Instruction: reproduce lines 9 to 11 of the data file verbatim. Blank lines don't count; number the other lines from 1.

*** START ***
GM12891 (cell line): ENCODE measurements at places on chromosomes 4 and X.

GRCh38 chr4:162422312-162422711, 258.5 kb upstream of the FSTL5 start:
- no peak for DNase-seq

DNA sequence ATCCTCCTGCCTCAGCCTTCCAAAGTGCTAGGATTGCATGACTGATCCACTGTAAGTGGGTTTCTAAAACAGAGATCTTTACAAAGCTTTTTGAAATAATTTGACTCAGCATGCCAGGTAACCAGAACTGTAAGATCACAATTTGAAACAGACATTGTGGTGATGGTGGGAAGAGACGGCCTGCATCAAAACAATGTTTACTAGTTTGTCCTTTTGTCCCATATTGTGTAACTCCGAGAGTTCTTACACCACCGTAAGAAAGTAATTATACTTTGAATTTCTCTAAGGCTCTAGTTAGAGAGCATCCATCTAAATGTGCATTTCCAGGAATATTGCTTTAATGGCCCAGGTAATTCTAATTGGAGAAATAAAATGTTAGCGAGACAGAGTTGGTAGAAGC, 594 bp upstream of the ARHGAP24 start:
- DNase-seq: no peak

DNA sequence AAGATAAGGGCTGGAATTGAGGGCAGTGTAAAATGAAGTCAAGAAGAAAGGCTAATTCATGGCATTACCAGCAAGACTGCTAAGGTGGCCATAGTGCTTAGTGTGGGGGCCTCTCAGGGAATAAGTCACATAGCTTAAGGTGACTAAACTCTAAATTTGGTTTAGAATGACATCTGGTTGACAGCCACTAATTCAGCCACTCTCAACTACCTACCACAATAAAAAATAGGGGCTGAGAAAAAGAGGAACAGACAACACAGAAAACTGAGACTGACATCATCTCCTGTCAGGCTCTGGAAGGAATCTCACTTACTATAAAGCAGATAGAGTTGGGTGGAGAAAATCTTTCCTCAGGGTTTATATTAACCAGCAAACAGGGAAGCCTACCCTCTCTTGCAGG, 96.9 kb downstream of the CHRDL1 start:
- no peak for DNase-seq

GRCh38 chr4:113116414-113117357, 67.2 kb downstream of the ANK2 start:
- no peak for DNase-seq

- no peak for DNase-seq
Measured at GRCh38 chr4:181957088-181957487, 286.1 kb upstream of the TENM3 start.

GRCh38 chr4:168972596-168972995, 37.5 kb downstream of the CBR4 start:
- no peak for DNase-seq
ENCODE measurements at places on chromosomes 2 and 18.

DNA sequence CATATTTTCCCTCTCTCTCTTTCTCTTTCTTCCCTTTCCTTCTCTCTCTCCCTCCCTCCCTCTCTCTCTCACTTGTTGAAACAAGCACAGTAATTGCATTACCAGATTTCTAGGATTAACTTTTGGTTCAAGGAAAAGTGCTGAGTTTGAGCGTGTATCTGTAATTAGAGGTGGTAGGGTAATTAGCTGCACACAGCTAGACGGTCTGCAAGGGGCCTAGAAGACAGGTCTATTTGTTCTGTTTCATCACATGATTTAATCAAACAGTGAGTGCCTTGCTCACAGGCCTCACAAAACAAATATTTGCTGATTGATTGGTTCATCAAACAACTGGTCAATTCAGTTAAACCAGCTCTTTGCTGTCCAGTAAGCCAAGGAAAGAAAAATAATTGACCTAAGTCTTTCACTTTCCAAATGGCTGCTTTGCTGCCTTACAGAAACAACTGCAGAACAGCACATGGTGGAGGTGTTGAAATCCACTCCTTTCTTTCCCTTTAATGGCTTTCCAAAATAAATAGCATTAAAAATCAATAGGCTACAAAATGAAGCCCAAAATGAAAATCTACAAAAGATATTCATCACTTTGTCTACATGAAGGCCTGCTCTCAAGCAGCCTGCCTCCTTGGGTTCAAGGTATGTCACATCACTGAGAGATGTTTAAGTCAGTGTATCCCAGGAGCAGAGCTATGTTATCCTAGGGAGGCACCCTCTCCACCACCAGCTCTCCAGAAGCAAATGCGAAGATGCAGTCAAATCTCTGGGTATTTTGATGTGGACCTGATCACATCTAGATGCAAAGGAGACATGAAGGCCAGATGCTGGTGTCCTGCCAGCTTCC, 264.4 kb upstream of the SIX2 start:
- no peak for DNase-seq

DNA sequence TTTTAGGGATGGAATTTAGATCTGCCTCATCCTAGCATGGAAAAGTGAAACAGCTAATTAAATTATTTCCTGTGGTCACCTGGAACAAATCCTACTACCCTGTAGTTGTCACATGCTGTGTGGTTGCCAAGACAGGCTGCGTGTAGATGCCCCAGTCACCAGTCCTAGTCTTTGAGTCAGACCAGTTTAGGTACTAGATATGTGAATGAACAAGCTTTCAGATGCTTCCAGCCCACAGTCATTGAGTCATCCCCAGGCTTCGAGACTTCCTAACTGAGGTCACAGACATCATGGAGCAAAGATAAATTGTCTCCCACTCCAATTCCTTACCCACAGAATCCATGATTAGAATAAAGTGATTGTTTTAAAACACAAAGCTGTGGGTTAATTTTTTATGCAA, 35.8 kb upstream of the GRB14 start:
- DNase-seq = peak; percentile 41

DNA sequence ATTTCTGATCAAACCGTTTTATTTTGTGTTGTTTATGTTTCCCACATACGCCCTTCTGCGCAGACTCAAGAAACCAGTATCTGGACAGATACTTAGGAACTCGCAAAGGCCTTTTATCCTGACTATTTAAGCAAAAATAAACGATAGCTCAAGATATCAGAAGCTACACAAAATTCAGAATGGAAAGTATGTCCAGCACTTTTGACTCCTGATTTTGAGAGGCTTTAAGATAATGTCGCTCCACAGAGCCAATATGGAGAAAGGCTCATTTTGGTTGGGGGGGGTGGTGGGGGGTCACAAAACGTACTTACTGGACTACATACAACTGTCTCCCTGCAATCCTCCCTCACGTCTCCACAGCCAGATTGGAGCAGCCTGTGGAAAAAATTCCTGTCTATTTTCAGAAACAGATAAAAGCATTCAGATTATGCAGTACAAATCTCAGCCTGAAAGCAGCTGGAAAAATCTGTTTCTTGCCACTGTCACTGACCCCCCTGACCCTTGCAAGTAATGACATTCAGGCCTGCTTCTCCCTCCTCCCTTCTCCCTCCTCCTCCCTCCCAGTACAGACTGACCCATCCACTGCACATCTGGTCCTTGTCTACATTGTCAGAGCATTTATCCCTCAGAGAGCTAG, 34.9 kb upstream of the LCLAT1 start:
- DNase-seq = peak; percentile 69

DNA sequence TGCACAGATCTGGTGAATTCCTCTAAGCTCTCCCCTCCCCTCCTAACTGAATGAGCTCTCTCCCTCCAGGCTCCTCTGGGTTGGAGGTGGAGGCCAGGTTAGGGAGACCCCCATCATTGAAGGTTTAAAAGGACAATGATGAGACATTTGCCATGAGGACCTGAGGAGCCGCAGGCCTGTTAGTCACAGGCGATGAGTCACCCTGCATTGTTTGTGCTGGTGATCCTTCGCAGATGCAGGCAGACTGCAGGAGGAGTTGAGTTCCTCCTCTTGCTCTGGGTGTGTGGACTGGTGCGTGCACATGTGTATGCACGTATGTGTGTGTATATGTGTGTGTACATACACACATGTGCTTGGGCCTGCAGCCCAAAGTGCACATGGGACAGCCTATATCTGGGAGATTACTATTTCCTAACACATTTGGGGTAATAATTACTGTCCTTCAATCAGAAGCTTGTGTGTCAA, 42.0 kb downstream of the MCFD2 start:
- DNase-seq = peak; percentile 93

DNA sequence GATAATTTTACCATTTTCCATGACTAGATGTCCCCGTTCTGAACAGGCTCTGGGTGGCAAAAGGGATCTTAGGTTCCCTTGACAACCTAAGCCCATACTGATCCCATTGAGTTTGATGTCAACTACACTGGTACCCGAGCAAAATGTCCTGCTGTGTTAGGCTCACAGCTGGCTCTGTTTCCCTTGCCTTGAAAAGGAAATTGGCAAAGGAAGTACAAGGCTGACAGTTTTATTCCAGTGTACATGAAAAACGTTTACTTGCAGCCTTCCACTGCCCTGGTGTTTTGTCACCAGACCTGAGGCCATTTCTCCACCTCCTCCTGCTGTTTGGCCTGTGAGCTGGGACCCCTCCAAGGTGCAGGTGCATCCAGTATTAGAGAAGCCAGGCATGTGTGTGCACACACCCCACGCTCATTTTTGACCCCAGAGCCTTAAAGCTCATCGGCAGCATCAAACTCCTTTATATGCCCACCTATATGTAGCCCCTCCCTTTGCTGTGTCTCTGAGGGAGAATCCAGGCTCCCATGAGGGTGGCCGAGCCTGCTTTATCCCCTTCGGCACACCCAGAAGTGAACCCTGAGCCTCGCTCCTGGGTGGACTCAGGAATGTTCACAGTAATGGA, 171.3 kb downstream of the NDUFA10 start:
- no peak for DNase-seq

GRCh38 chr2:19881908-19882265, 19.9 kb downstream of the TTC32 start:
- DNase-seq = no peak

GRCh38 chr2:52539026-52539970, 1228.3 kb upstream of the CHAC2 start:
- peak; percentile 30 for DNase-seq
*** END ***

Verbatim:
- no peak for DNase-seq

- no peak for DNase-seq
Measured at GRCh38 chr4:181957088-181957487, 286.1 kb upstream of the TENM3 start.